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06/17/2021
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Digital identification technology is raising privacy fears amid the age of COVID-19 verification. Joe Biden gives Russia a list of demands. And Tehran is suspected of spying on dissidents. This is CyberScoop for June 17, 2021.

Privacy experts turn concerns from vaccine passports to digital IDs

Tech companies are using the rise of COVID-19 vaccine verification technology to push digital identification technology in a way that some fear could outlast the pandemic. Privacy experts worry that without appropriate standards the growing industry, which has promised to make data safer, could actually put your personal information at greater risk. Digital IDs offer a lot of promise, but without transparency and accountability that might not be realized, experts say. Tonya Riley digs into the issue.


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What happened in Geneva won’t stay in Geneva

Joe Biden and Vladimir Putin’s long-awaited presidential tete-a-tete lasted roughly three hours and focused considerably on cyber issues. Biden said he gave Putin a list of 16 critical infrastructure sectors that should be off-limits to hacking, and that the two sides would try to hash out common ground on norms. Time will tell if they will be more than just words on paper. Sean Lyngaas has the takeaways.


Iranian citizens feel the weight of Tehran-linked cyber ops

For the last six years, hackers have stalked Iranian dissidents with spying tools that mimic the software those dissidents use to protect their communications, Kaspersky researchers said Wednesday. The attackers are using backdoored VPNs and hijacking Telegram to spy on people interested in anti-regime protests. It shows the limits of the cyber industry’s knowledge of Tehran-linked hacking against those who often bear the brunt of it: Iranian citizens. Sean went digging.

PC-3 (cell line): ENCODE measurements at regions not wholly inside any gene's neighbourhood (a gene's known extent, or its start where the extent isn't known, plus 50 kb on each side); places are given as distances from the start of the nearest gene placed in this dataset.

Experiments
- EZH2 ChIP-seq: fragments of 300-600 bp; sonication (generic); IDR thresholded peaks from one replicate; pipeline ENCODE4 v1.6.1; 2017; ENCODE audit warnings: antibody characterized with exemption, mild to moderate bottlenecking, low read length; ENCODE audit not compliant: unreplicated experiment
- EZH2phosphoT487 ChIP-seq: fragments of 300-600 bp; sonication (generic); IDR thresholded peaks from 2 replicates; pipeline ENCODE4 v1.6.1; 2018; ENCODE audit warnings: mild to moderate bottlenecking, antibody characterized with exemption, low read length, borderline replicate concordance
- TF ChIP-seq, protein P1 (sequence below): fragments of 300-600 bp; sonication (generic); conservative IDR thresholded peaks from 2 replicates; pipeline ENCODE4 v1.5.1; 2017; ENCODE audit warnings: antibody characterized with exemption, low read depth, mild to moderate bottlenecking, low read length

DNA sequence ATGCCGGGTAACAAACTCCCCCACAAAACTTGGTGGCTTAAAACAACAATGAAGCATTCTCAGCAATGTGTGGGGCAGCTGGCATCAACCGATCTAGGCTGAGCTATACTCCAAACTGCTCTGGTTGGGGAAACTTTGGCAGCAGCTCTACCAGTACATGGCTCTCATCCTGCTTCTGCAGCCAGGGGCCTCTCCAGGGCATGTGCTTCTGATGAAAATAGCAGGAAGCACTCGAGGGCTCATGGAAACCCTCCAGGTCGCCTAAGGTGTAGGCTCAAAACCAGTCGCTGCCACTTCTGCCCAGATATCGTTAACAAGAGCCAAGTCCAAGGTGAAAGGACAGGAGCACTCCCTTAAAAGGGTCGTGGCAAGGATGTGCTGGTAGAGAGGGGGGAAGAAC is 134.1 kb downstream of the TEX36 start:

Senate panel unanimously advances Easterly and Inglis nominations

The Senate Homeland Security and Governmental Affairs Committee on Wednesday voted to advance two of Biden’s most important picks for cybersecurity positions. The nominations of Jen Easterly to serve as CISA director and Chris Inglis to be national cyber director will eventually head to the full Senate for consideration. However, Sen. Rick Scott, R-Fla., says he plans to put a hold on Easterly’s nomination until Biden visits the U.S.-Mexico border. Sean covered their initial confirmation hearing.


After SolarWinds, what the NSA does and doesn't need

The NSA's cybersecurity director, Rob Joyce, said it would be unwise to give the agency new surveillance authority after the SolarWinds breach. He did so even as he acknowledged the U.S. government didn't detect the attack. "Inside the U.S. you would expect us to have the best tools and capabilities, but instead what we’re finding — in General Nakasone’s words — is we don’t even see the dots, let alone connect the dots," he said at CyberTalks, presented by CyberScoop. But Joyce did discuss what could make a difference. Read on.


‘We need continued support from Congress,’ says CISA chief Wales

CISA acting Director Brandon Wales has called on lawmakers to support requests for extra funding for measures to boost the nation's cybersecurity. Wales, the acting director of CISA, said at CyberScoop’s CyberTalks conference that the agency is working hard to promote best cybersecurity practices but that it will need further support from lawmakers to ensure success. “We are using our voice at CISA to raise awareness, provide best practices, advocate for more funding, but we can’t do it alone,” Wales said. John Hewitt Jones has more at FedScoop.


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